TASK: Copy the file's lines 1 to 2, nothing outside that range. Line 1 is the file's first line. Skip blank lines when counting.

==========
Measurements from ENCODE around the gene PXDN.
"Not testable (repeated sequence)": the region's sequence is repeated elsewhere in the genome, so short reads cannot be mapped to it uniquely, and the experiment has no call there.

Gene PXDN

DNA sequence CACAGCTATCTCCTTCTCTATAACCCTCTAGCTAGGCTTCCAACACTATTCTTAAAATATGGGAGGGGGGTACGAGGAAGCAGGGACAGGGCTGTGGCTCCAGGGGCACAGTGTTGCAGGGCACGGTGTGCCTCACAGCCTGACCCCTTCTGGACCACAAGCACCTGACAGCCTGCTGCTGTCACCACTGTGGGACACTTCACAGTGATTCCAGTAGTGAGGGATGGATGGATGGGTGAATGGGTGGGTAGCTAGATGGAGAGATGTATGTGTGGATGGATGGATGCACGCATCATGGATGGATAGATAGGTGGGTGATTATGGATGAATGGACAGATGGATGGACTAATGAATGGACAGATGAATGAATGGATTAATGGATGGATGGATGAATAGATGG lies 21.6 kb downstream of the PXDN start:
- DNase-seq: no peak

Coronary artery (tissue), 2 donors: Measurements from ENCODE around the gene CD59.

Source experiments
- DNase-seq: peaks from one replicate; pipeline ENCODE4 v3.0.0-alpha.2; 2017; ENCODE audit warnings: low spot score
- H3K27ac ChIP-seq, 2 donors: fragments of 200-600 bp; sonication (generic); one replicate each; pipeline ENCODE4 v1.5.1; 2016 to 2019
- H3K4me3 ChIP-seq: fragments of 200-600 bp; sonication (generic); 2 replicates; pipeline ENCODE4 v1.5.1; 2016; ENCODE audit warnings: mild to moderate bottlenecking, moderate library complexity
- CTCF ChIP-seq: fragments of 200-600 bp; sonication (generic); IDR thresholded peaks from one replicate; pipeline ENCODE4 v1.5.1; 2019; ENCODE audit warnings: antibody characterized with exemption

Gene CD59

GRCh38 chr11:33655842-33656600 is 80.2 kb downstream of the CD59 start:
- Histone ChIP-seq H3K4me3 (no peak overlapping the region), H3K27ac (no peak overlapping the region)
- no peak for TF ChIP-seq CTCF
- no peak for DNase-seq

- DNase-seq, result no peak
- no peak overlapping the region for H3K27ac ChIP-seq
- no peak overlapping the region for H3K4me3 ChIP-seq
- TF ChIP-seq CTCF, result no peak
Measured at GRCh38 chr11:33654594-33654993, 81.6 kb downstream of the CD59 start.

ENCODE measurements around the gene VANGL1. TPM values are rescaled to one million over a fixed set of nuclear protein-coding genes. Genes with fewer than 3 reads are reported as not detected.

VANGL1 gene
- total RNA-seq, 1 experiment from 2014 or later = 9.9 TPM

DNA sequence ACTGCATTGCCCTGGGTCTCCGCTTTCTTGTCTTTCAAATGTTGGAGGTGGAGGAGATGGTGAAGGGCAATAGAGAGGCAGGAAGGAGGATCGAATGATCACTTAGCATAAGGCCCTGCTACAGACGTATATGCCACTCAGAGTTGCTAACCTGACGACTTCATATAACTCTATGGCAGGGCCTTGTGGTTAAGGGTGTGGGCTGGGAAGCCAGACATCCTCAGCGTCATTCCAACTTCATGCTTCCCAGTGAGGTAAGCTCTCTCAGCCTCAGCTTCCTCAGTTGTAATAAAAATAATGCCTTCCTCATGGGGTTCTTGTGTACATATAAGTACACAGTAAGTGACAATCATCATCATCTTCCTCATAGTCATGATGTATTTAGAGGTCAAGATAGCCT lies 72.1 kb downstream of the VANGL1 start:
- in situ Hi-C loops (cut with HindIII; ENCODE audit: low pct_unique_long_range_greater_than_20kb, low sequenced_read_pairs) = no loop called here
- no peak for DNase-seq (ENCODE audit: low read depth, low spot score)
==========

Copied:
Measurements from ENCODE around the gene PXDN.
"Not testable (repeated sequence)": the region's sequence is repeated elsewhere in the genome, so short reads cannot be mapped to it uniquely, and the experiment has no call there.